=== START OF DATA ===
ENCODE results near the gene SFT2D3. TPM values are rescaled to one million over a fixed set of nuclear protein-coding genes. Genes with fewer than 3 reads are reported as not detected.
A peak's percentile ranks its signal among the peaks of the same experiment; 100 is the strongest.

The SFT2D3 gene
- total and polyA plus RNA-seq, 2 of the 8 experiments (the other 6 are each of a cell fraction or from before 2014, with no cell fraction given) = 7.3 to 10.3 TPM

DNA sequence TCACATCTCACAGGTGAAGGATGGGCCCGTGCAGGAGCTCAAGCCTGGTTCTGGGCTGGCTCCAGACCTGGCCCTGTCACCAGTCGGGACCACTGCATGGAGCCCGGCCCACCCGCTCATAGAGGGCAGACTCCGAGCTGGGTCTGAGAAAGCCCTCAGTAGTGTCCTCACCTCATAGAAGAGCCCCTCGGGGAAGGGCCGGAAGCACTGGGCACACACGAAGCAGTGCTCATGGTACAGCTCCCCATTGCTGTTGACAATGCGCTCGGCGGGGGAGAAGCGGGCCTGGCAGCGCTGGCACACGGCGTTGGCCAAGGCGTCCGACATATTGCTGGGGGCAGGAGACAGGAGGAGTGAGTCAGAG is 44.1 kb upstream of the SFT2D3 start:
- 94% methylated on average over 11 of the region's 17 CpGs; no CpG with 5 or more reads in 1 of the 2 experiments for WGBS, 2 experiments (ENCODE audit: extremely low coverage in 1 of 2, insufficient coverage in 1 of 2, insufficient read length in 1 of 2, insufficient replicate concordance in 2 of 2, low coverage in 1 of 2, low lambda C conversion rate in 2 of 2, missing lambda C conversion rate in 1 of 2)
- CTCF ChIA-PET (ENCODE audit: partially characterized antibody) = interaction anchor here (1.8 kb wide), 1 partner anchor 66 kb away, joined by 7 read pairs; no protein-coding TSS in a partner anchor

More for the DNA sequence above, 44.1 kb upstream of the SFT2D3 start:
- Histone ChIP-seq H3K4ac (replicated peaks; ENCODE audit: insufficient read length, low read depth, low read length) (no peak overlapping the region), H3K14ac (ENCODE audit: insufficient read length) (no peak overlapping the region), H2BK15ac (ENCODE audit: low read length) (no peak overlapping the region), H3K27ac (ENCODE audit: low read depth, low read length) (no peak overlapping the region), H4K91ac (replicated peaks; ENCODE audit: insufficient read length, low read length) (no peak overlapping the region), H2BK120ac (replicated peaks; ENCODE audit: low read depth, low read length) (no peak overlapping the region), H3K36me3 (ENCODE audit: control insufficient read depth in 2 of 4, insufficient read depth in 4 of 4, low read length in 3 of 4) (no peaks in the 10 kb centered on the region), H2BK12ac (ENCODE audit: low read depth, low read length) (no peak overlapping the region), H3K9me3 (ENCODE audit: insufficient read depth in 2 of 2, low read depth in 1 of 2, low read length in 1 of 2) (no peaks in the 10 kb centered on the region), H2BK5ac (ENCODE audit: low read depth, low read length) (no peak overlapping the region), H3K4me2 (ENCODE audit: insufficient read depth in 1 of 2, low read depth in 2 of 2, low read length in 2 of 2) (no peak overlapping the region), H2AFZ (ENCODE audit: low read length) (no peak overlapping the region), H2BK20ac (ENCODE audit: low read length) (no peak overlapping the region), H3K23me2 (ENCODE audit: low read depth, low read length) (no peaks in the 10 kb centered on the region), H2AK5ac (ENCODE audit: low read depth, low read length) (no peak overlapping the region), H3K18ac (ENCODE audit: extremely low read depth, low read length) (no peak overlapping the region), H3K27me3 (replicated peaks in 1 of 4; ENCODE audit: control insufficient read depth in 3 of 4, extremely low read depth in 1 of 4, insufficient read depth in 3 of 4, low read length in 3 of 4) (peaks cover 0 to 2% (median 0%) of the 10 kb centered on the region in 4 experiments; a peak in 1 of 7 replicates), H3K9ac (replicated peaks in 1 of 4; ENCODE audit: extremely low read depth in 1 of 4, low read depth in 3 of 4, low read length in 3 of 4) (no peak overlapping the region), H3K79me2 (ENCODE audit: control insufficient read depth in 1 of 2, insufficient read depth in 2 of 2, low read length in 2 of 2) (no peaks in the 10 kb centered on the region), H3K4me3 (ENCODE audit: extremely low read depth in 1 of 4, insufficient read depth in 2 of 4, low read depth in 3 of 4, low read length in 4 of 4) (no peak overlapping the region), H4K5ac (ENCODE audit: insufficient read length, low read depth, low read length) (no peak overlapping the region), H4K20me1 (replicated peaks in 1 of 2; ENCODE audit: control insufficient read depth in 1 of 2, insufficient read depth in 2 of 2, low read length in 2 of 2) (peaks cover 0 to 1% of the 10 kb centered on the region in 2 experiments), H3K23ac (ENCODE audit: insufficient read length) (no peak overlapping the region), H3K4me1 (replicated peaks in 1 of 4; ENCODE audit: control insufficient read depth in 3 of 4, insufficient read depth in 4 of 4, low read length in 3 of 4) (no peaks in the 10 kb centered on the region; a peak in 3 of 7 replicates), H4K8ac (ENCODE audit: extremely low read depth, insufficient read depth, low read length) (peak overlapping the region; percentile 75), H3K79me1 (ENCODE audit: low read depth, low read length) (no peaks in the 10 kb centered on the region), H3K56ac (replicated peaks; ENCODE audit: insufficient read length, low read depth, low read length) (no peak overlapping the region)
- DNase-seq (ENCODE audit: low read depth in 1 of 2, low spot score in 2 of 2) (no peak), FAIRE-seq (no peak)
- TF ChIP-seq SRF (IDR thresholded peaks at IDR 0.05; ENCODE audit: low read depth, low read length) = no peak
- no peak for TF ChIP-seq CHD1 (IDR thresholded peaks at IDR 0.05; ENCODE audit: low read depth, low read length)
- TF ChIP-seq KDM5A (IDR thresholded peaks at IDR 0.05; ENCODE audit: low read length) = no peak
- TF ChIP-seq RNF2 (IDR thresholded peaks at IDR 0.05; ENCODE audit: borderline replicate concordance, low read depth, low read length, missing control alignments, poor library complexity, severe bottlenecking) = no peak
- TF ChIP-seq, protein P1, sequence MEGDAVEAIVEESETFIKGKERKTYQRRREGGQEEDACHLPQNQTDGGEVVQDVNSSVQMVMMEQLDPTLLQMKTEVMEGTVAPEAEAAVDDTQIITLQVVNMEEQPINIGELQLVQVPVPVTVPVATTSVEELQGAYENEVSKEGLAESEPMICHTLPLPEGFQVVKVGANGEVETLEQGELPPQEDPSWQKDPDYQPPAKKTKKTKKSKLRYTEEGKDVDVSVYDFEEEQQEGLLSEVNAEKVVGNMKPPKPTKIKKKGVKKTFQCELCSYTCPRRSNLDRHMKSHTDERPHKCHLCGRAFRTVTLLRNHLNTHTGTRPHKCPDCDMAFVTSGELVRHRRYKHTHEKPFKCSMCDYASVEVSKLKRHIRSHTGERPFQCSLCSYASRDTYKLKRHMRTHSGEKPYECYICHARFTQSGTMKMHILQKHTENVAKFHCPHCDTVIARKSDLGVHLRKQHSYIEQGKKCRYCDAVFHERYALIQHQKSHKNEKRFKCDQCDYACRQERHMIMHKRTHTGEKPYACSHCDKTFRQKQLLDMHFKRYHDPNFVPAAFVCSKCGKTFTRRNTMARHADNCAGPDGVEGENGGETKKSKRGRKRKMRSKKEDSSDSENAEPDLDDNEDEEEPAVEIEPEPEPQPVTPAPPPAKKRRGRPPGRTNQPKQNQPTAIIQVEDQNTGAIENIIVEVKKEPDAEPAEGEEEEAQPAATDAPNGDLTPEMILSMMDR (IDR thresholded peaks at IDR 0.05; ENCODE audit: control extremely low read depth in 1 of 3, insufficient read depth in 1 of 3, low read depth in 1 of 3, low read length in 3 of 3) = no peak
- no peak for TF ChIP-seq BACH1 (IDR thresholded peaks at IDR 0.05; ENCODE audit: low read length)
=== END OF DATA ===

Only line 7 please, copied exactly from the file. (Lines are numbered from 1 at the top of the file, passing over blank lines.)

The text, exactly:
- CTCF ChIA-PET (ENCODE audit: partially characterized antibody) = interaction anchor here (1.8 kb wide), 1 partner anchor 66 kb away, joined by 7 read pairs; no protein-coding TSS in a partner anchor